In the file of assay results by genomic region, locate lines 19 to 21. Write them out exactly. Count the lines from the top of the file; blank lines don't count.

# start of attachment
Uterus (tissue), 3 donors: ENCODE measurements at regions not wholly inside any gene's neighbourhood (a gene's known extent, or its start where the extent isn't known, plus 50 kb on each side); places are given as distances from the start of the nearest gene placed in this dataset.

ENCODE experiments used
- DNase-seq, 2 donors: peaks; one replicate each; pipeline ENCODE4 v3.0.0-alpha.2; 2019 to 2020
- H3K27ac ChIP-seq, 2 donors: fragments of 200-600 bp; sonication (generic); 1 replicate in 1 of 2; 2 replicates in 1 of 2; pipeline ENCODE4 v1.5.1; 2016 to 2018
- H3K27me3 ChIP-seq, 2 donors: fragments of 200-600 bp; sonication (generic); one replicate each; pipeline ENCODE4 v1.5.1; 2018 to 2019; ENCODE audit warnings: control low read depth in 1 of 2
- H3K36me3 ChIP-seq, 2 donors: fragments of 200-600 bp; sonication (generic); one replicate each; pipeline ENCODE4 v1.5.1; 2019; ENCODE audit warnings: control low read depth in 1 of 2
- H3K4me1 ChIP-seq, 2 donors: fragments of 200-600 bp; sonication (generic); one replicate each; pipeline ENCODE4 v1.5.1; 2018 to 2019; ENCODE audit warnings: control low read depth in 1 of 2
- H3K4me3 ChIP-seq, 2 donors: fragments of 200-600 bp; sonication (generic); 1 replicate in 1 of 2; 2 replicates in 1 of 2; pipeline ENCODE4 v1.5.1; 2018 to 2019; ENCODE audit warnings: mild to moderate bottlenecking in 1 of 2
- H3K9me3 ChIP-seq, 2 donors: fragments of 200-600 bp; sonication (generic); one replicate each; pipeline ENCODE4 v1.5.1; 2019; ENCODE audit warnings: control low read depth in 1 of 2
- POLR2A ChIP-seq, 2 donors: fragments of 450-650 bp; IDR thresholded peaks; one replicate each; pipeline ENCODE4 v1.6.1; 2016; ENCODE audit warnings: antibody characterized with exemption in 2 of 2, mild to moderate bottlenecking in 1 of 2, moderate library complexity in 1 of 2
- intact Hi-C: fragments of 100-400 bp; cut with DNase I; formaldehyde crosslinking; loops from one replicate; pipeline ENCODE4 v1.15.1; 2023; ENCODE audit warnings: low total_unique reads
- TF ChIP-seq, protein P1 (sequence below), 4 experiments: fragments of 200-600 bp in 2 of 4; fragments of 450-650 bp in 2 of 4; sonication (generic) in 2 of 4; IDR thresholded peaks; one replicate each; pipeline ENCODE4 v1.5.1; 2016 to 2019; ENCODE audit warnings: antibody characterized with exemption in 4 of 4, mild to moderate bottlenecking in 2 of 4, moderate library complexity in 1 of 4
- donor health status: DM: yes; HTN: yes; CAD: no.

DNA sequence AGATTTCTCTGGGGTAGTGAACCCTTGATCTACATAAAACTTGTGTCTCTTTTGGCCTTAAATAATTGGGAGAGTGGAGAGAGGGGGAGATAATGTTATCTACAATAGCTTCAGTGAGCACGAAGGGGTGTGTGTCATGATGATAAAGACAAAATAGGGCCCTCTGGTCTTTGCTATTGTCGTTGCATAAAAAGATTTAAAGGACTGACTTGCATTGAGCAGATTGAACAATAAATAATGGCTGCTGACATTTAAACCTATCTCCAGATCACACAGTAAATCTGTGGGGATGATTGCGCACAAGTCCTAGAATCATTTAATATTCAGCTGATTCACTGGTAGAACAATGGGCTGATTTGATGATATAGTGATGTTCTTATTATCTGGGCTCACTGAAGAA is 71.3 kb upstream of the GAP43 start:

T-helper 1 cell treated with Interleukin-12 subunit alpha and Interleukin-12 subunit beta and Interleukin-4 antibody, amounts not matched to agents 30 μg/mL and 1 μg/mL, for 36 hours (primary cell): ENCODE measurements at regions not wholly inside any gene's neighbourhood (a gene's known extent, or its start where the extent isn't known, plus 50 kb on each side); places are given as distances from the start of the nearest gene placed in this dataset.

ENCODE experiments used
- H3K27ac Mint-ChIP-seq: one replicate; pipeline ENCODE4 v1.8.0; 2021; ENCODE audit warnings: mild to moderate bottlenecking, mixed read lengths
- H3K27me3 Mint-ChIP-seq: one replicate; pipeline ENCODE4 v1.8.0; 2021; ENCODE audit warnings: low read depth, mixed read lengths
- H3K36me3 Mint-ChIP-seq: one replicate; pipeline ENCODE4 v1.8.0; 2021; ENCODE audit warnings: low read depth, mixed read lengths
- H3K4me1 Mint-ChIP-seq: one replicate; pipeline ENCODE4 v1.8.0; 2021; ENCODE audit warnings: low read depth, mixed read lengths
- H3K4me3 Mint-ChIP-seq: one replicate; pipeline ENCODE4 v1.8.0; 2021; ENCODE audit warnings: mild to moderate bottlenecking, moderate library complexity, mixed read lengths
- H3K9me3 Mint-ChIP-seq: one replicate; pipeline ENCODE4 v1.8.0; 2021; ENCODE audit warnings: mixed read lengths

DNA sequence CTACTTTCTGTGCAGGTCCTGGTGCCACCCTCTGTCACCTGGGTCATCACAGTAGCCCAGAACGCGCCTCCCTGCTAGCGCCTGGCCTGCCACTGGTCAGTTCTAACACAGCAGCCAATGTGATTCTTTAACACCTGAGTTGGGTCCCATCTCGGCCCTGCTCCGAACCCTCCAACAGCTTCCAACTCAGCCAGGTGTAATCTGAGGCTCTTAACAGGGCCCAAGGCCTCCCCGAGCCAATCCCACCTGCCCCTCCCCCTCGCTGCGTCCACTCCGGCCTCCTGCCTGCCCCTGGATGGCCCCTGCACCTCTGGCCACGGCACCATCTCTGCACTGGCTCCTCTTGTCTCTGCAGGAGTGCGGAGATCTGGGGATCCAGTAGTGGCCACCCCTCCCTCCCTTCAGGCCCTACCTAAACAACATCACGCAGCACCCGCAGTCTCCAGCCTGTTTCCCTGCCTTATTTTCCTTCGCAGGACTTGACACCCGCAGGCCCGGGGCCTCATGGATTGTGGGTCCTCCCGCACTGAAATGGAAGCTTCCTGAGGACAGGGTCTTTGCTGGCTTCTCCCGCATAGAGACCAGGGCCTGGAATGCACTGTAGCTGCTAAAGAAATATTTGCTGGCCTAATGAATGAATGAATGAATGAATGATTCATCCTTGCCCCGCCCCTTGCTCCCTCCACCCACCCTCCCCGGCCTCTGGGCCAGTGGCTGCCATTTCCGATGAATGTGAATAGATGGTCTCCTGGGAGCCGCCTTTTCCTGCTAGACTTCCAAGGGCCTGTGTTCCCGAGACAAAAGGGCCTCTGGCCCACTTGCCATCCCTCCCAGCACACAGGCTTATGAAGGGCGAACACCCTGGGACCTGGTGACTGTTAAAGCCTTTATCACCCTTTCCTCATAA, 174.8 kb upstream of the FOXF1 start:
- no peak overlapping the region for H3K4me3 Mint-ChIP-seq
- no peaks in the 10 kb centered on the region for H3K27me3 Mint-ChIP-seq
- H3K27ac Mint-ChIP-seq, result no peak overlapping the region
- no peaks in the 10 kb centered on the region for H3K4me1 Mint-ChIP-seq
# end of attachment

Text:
- H3K36me3 Mint-ChIP-seq: one replicate; pipeline ENCODE4 v1.8.0; 2021; ENCODE audit warnings: low read depth, mixed read lengths
- H3K4me1 Mint-ChIP-seq: one replicate; pipeline ENCODE4 v1.8.0; 2021; ENCODE audit warnings: low read depth, mixed read lengths
- H3K4me3 Mint-ChIP-seq: one replicate; pipeline ENCODE4 v1.8.0; 2021; ENCODE audit warnings: mild to moderate bottlenecking, moderate library complexity, mixed read lengths